With the Golden Globes on January 5, 2020, we will get a somewhat clearer picture of which films have strength against their rivals. But the problem this year at the Globes is that at least three of the frontrunners are in three different categories:
Once Upon a Time in Hollywood — Musical/Comedy
1917, The Irishman — Drama
Parasite — Foreign Language
Unless we think that a film like The Two Popes or Jojo Rabbit could suddenly rise to be a Best Picture frontrunner, then this is how it will go. Both are feel good films that warm hearts and, thus, remain threats to win on a preferential ballot. However, they will have to break with recent tradition to do so.
We won’t see a real showdown of the eventual Best Picture nominees until the Producers Guild announces its nominations next week, where all of our presumed top three will be going head to head. The winner will be chosen by preferential ballot and thousands of industry voters will be weighing in for the first time all year.
The strongest chance a film has to win at the Globes (and at the Oscars) is to have nominations in the major categories of Picture, Director, and Screenplay. While it isn’t necessary to show up in all three categories to win at the Globes, it surely helps.
It certainly can happen that a film wins Drama without a Screenplay nomination — a recent example would be The Revenant, which won Best Picture and Best Director without Screenplay. That year, Spotlight had all three nominations and didn’t win. That’s a reminder of how quickly we can see the race change in just a few short weeks.
Another situation to watch out for would resemble the year when Avatar won Picture and Director at Globes but did not have a screenplay nomination. Although The Hurt Locker didn’t win Screenplay there (Up in the Air did), at least it had both of those nominations.
But if the eventual Best Picture winner at Oscars arrives on a path from the Musical/Comedy category, like Once Upon a Time in Hollywood, then it’s possible a film that wins Best Picture at the Globes doesn’t have both Screenplay and Director, like 1917 or Marriage Story or even Joker.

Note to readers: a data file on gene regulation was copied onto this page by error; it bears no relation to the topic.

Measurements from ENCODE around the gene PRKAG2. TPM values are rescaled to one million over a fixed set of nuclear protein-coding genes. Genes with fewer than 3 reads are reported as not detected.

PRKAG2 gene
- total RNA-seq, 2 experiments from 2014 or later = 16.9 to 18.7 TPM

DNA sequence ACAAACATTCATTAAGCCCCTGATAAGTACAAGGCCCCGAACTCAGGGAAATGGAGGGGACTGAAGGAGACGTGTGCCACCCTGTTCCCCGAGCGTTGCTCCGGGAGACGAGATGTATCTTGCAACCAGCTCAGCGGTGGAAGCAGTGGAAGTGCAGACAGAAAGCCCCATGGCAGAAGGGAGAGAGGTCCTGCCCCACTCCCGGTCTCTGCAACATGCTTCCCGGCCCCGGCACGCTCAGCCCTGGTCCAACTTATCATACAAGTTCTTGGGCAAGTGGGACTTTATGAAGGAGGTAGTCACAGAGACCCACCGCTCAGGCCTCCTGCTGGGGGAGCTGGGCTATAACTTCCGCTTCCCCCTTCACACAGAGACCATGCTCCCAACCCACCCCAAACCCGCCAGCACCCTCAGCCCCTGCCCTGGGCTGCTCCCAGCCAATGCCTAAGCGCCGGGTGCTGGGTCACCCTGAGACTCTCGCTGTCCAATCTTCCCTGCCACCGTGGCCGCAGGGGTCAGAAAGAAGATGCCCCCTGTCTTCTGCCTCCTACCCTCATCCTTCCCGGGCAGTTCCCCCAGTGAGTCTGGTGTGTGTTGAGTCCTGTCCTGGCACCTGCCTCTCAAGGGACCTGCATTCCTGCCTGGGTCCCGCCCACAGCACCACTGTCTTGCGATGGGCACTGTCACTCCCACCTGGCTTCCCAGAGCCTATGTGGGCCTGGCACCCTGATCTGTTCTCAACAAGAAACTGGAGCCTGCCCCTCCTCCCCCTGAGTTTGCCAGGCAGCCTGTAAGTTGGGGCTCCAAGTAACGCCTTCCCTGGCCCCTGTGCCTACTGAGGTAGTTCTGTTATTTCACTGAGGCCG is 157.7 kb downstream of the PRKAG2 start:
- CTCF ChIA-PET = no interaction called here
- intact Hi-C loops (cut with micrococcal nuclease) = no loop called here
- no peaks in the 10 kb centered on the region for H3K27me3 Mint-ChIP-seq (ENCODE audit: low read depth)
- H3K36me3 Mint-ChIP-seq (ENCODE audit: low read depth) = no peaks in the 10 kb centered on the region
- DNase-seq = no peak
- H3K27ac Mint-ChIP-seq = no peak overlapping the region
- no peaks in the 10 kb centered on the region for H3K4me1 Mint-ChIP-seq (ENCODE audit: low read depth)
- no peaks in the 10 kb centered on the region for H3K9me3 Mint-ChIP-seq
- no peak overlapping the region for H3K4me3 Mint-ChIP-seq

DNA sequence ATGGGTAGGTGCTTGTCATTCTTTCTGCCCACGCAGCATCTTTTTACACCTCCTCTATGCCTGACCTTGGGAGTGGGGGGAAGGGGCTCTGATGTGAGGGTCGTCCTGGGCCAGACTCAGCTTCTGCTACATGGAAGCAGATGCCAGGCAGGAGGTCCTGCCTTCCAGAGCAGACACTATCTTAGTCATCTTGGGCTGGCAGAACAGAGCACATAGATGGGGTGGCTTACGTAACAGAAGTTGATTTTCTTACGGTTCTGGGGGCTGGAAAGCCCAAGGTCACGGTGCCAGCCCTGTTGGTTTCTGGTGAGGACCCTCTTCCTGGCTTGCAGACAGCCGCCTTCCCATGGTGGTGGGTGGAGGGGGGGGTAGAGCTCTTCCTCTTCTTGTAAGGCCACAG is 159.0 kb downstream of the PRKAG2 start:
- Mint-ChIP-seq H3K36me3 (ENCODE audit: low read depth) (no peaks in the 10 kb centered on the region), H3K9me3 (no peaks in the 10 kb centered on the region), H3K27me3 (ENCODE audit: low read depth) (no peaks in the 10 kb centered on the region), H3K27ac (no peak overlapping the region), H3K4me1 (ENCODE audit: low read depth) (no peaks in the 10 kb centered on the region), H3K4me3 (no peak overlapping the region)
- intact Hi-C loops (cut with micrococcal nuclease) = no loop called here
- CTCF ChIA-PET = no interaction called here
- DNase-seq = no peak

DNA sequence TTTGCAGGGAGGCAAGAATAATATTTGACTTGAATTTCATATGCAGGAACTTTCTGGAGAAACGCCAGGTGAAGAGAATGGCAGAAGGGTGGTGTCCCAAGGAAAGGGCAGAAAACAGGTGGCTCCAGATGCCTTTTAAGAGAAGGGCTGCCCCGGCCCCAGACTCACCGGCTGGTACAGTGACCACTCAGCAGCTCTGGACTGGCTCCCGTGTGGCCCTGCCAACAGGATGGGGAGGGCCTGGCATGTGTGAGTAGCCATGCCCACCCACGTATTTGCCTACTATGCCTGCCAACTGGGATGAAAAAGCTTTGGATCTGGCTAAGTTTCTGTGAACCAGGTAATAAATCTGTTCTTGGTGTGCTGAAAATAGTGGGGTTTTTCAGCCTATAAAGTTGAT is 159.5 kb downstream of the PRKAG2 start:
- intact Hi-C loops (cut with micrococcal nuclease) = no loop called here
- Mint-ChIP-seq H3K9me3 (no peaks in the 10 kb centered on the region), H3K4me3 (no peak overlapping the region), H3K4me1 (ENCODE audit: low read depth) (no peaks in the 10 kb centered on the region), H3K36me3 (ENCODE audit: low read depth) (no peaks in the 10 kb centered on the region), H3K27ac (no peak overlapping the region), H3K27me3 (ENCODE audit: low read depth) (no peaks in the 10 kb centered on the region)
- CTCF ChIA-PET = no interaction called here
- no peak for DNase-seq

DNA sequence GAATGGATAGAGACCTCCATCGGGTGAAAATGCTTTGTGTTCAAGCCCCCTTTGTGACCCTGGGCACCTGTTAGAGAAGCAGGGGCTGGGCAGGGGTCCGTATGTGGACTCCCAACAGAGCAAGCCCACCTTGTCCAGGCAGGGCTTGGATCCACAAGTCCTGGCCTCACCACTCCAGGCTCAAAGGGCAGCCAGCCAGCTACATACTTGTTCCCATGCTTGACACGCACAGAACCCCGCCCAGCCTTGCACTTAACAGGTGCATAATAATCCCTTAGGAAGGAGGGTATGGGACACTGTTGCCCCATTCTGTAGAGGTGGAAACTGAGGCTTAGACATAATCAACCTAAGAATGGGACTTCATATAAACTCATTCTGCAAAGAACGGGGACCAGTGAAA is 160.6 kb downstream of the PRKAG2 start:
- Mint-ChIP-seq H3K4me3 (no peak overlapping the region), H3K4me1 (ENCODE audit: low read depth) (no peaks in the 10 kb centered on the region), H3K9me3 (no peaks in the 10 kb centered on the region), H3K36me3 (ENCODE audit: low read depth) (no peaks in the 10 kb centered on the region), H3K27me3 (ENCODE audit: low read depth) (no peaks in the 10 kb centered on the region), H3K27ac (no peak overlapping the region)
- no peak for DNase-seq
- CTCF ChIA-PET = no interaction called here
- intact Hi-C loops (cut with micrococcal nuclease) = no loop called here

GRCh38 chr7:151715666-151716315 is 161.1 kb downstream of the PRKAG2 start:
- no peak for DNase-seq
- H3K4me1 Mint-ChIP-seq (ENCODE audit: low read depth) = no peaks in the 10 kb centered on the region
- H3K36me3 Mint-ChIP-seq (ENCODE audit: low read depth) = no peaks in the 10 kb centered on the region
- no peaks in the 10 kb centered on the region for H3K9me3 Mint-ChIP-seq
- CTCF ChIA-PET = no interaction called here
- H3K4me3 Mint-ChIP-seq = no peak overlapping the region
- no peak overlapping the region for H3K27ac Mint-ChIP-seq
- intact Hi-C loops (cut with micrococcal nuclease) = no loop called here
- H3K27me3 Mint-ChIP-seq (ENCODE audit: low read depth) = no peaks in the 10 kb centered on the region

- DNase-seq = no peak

In general, the Globes’ big winners have corresponding Screenplay and Director nods, and in general the eventual Best Picture winner at the Oscars also has both (Crash being a notorious exception, having only a screenplay nomination and missing director and Best Picture at the Globes).
If Parasite is the eventual Best Picture winner, becoming the first ever foreign language film to win Best Picture at the Oscars, then obviously any film can win the other categories.
The films this year that have both the accompanying Screenplay and Director nominations are:
Once Upon a Time in Hollywood
Parasite (albeit in Foreign Language, it touches the bases for Screenplay and Director as well.)
That perhaps gives us a good indication of our frontrunners to win in these categories, even as we bear in mind that The Revenant beat Spotlight. But, at least historically speaking, we are looking for a film that has all three nominations to win.
So if these are our three frontrunners, how likely is it for one of them to win all three major awards? Picture in its own separate category, Screenplay, and Director? Or do they split up? And if so, how? Which way? If Quentin Tarantino wins those three categories, it would put him on track to win the Oscar for all three, but to seal the deal his film would surely need to win the PGA on a preferential ballot (that’s always the tricky part).
We don’t yet know if this will be a year where one movies wins everything, or whether there will be a split between Picture and Director at the Oscars. Can the Globes give us any indication?